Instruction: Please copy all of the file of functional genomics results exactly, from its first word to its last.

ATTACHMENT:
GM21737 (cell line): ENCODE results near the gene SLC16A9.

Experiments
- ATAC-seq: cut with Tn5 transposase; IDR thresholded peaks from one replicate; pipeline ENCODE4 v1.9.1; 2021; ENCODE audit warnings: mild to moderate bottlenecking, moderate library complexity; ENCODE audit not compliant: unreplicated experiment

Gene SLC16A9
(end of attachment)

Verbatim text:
GM21737 (cell line): ENCODE results near the gene SLC16A9.

Experiments
- ATAC-seq: cut with Tn5 transposase; IDR thresholded peaks from one replicate; pipeline ENCODE4 v1.9.1; 2021; ENCODE audit warnings: mild to moderate bottlenecking, moderate library complexity; ENCODE audit not compliant: unreplicated experiment

Gene SLC16A9